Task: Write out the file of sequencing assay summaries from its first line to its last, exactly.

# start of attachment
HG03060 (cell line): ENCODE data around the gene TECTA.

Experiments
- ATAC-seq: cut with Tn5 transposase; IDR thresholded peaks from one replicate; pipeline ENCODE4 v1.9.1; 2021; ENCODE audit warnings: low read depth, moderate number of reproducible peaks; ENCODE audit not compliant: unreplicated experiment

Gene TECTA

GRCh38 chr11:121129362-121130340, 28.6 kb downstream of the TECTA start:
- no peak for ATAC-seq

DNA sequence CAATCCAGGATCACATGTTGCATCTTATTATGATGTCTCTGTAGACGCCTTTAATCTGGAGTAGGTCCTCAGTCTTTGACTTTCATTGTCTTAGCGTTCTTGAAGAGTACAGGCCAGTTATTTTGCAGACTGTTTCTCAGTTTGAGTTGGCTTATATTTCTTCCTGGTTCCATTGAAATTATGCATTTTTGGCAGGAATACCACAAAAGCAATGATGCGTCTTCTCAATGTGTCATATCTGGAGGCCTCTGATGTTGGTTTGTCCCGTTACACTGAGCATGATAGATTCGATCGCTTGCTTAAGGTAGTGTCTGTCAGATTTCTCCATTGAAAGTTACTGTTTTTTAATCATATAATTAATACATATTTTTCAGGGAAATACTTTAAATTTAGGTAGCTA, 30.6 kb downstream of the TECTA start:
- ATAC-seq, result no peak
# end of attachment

HG03060 (cell line): ENCODE data around the gene TECTA.

Experiments
- ATAC-seq: cut with Tn5 transposase; IDR thresholded peaks from one replicate; pipeline ENCODE4 v1.9.1; 2021; ENCODE audit warnings: low read depth, moderate number of reproducible peaks; ENCODE audit not compliant: unreplicated experiment

Gene TECTA

GRCh38 chr11:121129362-121130340, 28.6 kb downstream of the TECTA start:
- no peak for ATAC-seq

DNA sequence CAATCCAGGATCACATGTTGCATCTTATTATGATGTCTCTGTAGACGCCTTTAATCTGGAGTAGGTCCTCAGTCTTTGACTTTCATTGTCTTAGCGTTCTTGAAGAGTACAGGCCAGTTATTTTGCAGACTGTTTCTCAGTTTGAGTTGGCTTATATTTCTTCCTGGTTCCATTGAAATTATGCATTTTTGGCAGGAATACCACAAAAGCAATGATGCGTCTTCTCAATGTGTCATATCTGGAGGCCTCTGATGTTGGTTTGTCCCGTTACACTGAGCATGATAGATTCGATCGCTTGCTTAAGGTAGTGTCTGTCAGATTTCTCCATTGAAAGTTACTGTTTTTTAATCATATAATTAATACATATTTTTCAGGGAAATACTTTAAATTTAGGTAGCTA, 30.6 kb downstream of the TECTA start:
- ATAC-seq, result no peak